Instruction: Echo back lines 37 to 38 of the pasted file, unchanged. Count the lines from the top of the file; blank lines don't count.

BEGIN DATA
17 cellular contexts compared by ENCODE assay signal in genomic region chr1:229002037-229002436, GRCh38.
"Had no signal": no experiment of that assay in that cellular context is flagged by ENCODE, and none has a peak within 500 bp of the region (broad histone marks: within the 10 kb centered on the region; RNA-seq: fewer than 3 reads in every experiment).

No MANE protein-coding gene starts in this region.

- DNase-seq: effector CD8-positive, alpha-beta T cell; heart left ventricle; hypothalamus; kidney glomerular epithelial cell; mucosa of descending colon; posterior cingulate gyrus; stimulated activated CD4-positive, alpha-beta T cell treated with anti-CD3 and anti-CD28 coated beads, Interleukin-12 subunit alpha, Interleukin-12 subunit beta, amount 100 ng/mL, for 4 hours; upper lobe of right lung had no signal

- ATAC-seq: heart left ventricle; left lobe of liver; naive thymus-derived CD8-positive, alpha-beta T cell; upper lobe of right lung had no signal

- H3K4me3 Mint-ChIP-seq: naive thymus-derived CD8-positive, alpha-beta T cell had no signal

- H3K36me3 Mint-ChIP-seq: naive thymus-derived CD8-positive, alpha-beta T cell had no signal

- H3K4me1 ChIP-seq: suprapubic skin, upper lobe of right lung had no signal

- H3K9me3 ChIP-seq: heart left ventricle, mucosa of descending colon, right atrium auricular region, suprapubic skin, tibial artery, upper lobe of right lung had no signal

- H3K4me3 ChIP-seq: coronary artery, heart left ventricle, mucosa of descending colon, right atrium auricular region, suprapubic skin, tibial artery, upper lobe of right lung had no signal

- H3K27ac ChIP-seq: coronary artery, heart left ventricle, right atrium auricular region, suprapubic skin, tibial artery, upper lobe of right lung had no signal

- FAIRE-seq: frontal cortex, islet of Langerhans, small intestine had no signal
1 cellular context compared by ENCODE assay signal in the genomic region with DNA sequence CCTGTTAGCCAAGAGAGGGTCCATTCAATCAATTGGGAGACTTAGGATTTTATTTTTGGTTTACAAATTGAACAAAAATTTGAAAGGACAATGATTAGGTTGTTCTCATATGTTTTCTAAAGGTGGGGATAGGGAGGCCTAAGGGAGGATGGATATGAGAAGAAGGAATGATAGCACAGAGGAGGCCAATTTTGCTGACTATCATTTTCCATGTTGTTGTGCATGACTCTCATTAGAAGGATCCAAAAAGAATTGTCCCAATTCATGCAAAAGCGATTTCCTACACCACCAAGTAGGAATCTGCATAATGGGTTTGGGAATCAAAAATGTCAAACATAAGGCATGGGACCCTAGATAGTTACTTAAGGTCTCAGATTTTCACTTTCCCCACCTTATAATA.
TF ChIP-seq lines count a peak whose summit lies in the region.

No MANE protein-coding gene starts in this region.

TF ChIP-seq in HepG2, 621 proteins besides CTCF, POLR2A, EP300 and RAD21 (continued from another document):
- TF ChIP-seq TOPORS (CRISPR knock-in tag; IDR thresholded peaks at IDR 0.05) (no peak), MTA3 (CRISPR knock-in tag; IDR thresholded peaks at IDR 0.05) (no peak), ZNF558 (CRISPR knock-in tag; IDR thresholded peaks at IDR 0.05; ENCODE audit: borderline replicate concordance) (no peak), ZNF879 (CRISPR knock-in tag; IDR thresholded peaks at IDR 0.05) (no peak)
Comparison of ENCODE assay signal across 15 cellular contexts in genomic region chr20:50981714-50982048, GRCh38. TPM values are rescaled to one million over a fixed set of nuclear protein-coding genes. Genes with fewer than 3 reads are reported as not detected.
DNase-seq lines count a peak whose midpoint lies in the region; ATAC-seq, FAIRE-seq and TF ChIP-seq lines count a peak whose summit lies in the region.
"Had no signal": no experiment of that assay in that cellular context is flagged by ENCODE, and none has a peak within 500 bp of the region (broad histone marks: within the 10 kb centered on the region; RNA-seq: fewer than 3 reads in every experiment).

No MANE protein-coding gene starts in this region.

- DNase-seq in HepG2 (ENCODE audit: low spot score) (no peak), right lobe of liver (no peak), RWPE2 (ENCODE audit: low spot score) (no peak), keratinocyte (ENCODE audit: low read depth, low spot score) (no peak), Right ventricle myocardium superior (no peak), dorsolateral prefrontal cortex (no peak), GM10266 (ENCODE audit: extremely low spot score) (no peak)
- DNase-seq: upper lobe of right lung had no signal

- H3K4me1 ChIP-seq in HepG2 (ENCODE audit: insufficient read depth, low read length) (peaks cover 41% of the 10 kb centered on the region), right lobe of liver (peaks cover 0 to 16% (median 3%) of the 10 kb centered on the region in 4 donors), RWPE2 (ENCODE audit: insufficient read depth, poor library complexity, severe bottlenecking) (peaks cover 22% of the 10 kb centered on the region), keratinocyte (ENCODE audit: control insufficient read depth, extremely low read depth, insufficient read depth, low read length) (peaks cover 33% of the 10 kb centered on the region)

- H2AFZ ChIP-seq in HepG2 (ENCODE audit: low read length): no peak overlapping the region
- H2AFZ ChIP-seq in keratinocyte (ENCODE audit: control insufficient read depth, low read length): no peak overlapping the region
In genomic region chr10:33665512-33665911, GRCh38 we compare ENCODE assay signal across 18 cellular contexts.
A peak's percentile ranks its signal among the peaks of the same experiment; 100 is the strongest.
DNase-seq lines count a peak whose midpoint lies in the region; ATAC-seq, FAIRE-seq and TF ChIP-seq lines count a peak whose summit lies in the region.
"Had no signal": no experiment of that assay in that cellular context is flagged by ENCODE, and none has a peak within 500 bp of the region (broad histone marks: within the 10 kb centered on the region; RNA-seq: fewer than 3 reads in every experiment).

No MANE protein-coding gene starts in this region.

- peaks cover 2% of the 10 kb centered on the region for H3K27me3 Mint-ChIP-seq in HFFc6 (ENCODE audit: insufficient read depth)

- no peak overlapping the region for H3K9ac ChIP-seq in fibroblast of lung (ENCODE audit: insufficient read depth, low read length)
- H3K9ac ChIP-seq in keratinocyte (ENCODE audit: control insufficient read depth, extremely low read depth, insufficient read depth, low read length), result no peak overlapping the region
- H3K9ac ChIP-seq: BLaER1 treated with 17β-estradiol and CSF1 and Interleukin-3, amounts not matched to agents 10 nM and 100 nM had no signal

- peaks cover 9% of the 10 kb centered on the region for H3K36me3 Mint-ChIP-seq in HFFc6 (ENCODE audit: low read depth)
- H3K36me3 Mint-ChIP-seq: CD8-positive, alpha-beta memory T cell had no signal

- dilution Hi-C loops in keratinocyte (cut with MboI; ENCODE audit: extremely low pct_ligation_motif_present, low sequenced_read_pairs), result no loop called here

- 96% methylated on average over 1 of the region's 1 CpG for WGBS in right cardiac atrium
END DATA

- H3K36me3 Mint-ChIP-seq: CD8-positive, alpha-beta memory T cell had no signal

- dilution Hi-C loops in keratinocyte (cut with MboI; ENCODE audit: extremely low pct_ligation_motif_present, low sequenced_read_pairs), result no loop called here